Prices for non-TET propane at Mont Belvieu yesterday fell to their lowest level in 13 years at 31.0 cnts/Gal (source: OPIS). A big part of the recent price decline is to do with surging propane storage inventory. Last Wednesday’s data from the Energy Information Administration (EIA) showed U.S. propane inventory levels increased by 3.8 MMBbl to 77MMBbl during the last week of May 2015. If storage injections increase at that rate for another couple of weeks then levels will surpass the record of 81.6 MMBbl set in October 2014. The trouble is – that record was set at the start of winter – traditionally the end of propane storage build season - but we are still only in June – with several months of storage build left. Today we discuss the growing propane surplus.
We began this series last week by looking at the Edmonton propane market where prices dropped into negative territory in the face of unprecedented oversupply (see The Great Edmonton Propane Giveaway). The western Canadian surplus follows lower seasonal crop drying and home heating demand than usual for propane in their traditional markets in the U.S. Midwest and Northeast. That lack of demand was compounded by the reversal of the Cochin pipeline in 2014 that previously shipped up to 50 Mb/d of Canadian propane to the Midwest. Until new rail terminals and storage capacity are built in the Edmonton region, natural gas liquid (NGL) producers are stuck scrambling to find local storage capacity or paying additional rail freight charges to ship their propane to U.S. storage hubs around the country at spots like Hattiesburg, Mississippi, Arizona (See Been Through The Desert), at Conway, KS in the Midwest, Mont Belvieu on the Gulf Coast or just about any location that will take the stuff. The trouble is that supplies are just as abundant in the U.S. as they are in Edmonton this year and so there is no “room at the inn” for much of the surplus Canadian propane in the Lower 48. This time we turn our focus to the worsening U.S. propane supply glut.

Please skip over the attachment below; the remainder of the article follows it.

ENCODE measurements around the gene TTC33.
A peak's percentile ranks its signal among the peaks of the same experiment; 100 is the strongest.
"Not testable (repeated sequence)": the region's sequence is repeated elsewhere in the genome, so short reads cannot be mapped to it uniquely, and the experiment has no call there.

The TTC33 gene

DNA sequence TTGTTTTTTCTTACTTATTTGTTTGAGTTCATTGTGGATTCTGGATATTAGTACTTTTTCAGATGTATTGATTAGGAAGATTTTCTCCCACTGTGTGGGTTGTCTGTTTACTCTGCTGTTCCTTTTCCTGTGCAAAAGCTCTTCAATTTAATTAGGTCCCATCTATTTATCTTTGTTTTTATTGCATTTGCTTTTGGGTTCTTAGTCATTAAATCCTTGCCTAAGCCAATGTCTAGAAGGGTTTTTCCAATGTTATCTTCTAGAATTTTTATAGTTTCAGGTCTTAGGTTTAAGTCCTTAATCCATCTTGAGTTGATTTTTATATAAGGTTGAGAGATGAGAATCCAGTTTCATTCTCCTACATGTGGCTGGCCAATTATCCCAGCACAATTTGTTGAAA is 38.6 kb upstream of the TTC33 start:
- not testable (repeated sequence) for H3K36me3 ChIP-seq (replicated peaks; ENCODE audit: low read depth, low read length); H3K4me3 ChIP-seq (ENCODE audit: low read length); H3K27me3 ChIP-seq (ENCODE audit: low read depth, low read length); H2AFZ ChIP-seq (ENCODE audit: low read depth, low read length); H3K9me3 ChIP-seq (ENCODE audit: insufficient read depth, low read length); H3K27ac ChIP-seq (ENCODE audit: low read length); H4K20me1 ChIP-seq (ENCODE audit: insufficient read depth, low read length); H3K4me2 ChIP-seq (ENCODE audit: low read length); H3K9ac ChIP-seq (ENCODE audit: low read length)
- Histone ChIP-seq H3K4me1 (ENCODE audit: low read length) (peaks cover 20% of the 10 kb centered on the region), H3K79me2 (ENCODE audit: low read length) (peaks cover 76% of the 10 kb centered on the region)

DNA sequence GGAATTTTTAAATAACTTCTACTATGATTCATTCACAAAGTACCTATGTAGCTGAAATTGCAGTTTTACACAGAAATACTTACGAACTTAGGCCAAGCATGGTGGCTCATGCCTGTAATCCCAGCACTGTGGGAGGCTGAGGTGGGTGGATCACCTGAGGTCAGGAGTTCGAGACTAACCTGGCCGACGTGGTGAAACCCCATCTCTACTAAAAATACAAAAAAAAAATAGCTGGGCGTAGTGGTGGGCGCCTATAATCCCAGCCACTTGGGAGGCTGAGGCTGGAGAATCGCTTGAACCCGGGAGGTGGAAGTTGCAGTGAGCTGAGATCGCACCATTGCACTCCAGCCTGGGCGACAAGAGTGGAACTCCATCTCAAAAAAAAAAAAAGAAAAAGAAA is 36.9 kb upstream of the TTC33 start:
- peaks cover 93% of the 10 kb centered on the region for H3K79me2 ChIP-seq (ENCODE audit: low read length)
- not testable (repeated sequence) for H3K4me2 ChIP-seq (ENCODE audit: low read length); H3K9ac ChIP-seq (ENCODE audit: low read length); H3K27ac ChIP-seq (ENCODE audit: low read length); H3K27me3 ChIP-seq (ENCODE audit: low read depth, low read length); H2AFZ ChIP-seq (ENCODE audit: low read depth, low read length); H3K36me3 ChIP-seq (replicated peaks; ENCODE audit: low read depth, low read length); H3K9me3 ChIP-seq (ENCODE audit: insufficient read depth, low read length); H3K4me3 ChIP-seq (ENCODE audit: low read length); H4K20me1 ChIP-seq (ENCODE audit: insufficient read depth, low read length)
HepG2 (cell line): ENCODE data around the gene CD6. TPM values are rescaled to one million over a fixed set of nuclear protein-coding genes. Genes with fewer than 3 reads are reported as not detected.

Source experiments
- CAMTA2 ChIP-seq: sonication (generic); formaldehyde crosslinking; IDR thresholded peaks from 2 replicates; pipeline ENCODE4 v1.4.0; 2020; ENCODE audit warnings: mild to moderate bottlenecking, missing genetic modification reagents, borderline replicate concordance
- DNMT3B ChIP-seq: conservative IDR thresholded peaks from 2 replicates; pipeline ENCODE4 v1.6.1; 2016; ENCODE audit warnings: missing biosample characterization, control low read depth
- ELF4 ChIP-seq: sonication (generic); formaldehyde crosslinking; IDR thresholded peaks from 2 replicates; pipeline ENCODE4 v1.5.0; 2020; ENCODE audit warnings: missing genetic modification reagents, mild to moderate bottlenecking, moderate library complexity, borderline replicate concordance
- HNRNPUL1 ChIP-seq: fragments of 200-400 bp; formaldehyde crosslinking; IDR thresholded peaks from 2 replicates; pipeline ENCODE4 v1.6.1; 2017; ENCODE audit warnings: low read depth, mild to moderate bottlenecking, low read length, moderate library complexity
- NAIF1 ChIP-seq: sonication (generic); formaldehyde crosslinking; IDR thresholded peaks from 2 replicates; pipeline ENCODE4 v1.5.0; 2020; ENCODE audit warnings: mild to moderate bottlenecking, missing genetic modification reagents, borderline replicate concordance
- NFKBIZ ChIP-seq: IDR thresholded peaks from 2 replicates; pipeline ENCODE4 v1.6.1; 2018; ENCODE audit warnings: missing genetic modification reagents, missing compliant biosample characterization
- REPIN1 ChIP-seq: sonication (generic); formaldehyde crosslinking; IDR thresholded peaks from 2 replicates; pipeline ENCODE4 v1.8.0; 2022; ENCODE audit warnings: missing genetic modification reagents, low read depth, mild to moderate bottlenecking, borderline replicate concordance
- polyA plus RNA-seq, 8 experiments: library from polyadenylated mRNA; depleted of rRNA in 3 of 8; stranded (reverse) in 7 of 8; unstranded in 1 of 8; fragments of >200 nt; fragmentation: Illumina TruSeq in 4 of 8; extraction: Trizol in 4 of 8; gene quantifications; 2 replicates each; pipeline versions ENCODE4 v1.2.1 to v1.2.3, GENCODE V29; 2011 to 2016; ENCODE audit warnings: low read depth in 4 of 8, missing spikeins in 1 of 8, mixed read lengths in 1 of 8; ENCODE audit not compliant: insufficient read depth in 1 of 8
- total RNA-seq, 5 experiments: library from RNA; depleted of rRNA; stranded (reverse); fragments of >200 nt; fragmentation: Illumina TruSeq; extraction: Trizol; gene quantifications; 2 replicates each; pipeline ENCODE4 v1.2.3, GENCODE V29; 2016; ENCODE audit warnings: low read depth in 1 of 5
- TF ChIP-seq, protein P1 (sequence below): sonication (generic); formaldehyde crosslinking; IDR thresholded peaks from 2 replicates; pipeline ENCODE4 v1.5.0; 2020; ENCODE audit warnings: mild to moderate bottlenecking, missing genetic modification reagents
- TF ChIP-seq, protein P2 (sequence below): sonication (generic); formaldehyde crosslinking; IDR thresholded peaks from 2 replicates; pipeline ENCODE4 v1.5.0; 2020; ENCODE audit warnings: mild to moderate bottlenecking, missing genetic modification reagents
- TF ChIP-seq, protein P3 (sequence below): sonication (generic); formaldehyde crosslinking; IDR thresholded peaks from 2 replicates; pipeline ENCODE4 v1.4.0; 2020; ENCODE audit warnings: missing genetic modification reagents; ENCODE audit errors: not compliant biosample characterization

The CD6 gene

The current propane oversupply in part reflects the fact that U.S. demand is quite seasonal - with about 30% of annual use coming during the fall and winter months from residential and commercial heating as well as agricultural crop drying (see Farmer Dries Corn Part 1 and Part 2). Since peak seasonal demand cannot easily be met from production, propane is injected into storage during the summer months to build up adequate supplies (see Carbon Rich Value High). However a surge in NGL plant production from “wet” shale gas basins in the past few years (up 54% between 2011 and 2014 to 970 Mb/d and averaging 1070 Mb/d through March 2015 – source EIA) has increased the supply of propane (that typically represents about 28% by volume of the NGL barrel) way beyond existing domestic demand levels – creating a growing surplus looking for a new home. Since new domestic demand for propane – largely from petrochemical plants - requires lengthy infrastructure investment, it has fallen to the export market to soak up surplus supplies (see Sail Away). The problem is that export demand for propane has proven to be quite volatile – with high demand during the winter of 2013/14 contributing to a shortage of propane to meet seasonal demand in the Midwest (see A Perfect Storm) and a fall in export demand since February 2015 threatening to create a huge surplus this year – overwhelming seasonal storage capacity.